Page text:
Highland Park House Tour Features Architectural Stunners
Included on this year’s tour is a 22-room Gilded Age mansion restored to perfection.
Even among the grand homes in a range of architectural styles that can be found throughout Highland Park, the three-story, red brick mansion owned Dr. Frank Brown and his wife, Maura, is a standout.
Built by Irish immigrant turned glass manufacturer Alexander King in the late 1800s, the 22-room, Second Empire-style manse, known locally as the King Estate, is topped with a 16-foot-high gilded finial. The impressive wrap-around porch leads to a pair of tall walnut doors — which will be open to the public this weekend.
Located on Elgin Street, The King Estate, also known as Baywood, is one of nearly a dozen homes that will be featured on the Highland Park House Tour. After being revived by the nonprofit Highland Park Community Council in 2014 following a long absence, the event now takes place every two years.
Kicking off at the rectory of St. Andrew’s Episcopal Church on Hampton Street, the tour runs from 10 a.m. to 3 p.m. Saturday. Tickets are $35 in advance and $40 on the day of the event. All proceeds benefit the Highland Park Community Council for current and future neighborhood programs.
The Browns told the Pittsburgh Post-Gazette they spent more than 20 years restoring the Gilded Age mansion, which was in a serious state of neglect when they bought it in 1994.
The interior walls were spray-painted and track lighting had been nailed into the century-old, hand-painted artwork, according to the Pittsburgh Tribune-Review. Other architectural elements, including the finial — which the Browns later replicated — were missing from the building.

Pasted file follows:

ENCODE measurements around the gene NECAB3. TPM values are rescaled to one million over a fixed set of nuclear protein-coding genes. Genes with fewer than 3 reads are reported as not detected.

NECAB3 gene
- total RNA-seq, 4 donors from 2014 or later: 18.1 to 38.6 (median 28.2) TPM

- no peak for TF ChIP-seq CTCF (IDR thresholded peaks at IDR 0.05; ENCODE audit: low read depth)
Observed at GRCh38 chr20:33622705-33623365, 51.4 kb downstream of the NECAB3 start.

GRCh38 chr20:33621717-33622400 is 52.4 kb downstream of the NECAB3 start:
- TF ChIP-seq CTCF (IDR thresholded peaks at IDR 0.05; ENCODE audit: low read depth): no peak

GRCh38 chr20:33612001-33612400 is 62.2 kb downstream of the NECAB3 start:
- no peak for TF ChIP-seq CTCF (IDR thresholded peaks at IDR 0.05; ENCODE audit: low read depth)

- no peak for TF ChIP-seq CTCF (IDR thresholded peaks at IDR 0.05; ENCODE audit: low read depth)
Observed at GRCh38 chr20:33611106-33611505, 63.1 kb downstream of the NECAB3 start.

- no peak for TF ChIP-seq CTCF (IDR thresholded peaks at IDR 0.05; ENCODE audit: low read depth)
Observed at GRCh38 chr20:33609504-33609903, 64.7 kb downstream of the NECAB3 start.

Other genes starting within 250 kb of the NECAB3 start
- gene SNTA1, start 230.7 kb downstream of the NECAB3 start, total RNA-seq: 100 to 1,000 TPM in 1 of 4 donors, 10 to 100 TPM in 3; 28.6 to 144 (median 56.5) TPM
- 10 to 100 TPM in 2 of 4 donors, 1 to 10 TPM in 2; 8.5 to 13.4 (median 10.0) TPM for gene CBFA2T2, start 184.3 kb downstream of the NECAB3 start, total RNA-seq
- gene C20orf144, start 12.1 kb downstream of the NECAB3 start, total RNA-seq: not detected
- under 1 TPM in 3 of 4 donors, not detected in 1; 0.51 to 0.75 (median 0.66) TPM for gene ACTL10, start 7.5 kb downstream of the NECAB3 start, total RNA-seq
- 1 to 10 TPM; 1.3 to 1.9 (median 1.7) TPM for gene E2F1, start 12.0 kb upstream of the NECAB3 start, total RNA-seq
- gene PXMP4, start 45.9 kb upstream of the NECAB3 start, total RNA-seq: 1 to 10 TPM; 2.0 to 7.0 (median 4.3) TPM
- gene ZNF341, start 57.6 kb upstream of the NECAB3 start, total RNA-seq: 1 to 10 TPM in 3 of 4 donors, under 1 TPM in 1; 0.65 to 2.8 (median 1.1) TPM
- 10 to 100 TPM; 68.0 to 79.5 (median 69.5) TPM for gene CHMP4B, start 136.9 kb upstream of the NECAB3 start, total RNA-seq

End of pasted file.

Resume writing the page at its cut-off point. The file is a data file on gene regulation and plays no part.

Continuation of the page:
Today, after a painstakingly careful rehabilitation, the mansion, which was owned by the city of Pittsburgh from 1954 to 1994 and once hosted art camps, has been restored to its former grandeur.
A tall Eastlake mirror featuring carved burled walnut hangs in the entry hall, according to the Post-Gazette. In the formal parlor, 23-karat gold leaf gilds the cove molding. After Brown uncovered a faded painting of cherubs, artist Celeste Parrendo recreated the winged angels.
“This is a prime example of a house that has been brought back to glory through a detailed renovation,” says Janine Jelks-Seale, the event’s co-chair and a member of the Highland Park Community Council. “It’s a rare opportunity to take a peek inside the private residence.”
The tour also will feature the historic Bigelow Estate on North Highland Avenue.
Known as the “father of Pittsburgh’s parks,” Edward Manning Bigelow, an engineer and a former director of Pittsburgh’s public works department, built the home, which notably is topped with a pink roof. Responsible for many improvements to Pittsburgh infrastructure, including Bigelow Boulevard — which was renamed in Bigelow’s honor after his death in 1916 — Bigelow was an advocate of urban parks and helped to develop Schenley Park and Highland Park.
Jelks-Seale says the home tour includes a mix of architectural styles that range from colonial to Victorian and to more modern estates.
“We have big homes and small homes scattered throughout the neighborhood,” she says.
Volunteers will be stationed at the exterior and interior of each home on the self-guided walking tour to help participants learn more about the buildings. There also will be bikes available for those wishing to cycle between the homes participating in the event. For more information, or for tickets, visit here.